Letter From Birmingham Jail
How Stoicism Supports Civil Disobedience College
The Stoic way of life described in Epictetus’s Enchiridion (135 A.C.E.) is characterized by a freedom from anxiety and being highly aware of the limitations of humanity. The Enchiridion is a list of 52 principles that, by following them, would allow one to become as great as the philosopher Socrates. The deconstruction The Enchiridion in this essay will show that the Stoic way of life supports the practice of civil disobedience as used by Martin Luther King Jr. during the 1960s civil rights movement. In “Letter from a Birmingham Jail (1963),” Dr. Martin Luther King Jr. defines and defends civil disobedience to the white clergymen of Birmingham, Alabama. According to King, one commits civil disobedience when “[he] breaks a law that conscience tells him is unjust, and willingly accepts the penalty of imprisonment in order to arouse the conscience of the community over its injustice” (King, 7). Acts of civil disobedience that King took part in and organized during the civil rights movement include bus boycotts, lunch counter sit-ins, and violating Jim Crow laws. He also led mass, televised marches and gave speeches that reached thousands of Americans.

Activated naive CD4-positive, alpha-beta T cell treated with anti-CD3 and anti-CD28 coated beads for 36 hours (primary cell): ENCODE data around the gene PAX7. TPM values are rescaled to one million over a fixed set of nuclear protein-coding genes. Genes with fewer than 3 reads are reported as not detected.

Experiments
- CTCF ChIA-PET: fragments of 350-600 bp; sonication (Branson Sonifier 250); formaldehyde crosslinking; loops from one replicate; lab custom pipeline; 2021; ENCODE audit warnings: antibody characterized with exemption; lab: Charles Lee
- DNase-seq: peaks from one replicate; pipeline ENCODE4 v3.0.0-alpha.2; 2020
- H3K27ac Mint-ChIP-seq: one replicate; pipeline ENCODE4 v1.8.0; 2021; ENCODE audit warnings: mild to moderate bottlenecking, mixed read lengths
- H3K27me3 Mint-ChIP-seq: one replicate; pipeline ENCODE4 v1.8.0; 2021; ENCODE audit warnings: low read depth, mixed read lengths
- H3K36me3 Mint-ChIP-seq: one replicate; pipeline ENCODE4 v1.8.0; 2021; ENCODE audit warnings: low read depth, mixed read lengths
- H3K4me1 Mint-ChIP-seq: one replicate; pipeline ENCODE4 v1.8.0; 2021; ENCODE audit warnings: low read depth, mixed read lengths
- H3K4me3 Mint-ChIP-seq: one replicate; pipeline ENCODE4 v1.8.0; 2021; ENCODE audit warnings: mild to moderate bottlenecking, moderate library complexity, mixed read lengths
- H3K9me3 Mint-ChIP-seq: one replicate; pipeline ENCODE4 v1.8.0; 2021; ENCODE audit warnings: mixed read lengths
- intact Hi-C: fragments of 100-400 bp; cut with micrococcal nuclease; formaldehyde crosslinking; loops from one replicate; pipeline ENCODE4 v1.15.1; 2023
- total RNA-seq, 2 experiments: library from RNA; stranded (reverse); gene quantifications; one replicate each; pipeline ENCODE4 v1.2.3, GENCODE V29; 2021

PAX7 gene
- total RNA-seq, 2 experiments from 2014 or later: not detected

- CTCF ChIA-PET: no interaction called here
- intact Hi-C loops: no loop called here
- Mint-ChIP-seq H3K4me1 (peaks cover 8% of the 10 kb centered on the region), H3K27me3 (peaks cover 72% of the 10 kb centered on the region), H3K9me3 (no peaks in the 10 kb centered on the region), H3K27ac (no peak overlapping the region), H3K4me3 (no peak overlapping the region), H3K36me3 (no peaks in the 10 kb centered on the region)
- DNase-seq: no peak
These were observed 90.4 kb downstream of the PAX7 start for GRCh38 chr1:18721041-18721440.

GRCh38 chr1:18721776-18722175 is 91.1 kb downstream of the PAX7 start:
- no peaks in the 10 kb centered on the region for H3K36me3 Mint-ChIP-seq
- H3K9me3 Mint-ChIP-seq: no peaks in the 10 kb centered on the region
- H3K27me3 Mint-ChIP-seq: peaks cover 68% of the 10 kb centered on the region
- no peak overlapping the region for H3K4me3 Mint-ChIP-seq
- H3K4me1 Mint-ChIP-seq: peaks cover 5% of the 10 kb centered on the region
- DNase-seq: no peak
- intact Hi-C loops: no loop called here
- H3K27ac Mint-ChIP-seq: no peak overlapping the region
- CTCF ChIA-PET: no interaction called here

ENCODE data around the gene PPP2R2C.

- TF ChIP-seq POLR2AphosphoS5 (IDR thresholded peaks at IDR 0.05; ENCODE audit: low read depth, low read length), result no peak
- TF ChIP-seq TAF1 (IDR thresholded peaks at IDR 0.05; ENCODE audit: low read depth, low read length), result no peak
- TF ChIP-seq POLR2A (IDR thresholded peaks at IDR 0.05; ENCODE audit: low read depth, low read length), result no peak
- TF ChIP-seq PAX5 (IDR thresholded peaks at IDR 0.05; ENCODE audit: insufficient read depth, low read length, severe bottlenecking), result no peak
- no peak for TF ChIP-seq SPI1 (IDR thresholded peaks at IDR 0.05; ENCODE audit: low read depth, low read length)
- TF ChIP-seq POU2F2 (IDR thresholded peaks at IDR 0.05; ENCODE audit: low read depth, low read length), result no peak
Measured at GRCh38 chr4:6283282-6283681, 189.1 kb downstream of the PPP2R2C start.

At first glance, King’s actions may seem contradictory to the Stoic way of life,...
Join Now to View Premium Content
GradeSaver provides access to 861 study guide PDFs and quizzes, 6554 literature essays, 1778 sample college application essays, 269 lesson plans, and ad-free surfing in this premium content, “Members Only” section of the site! Membership includes a 10% discount on all editing orders.
Already a member? Log in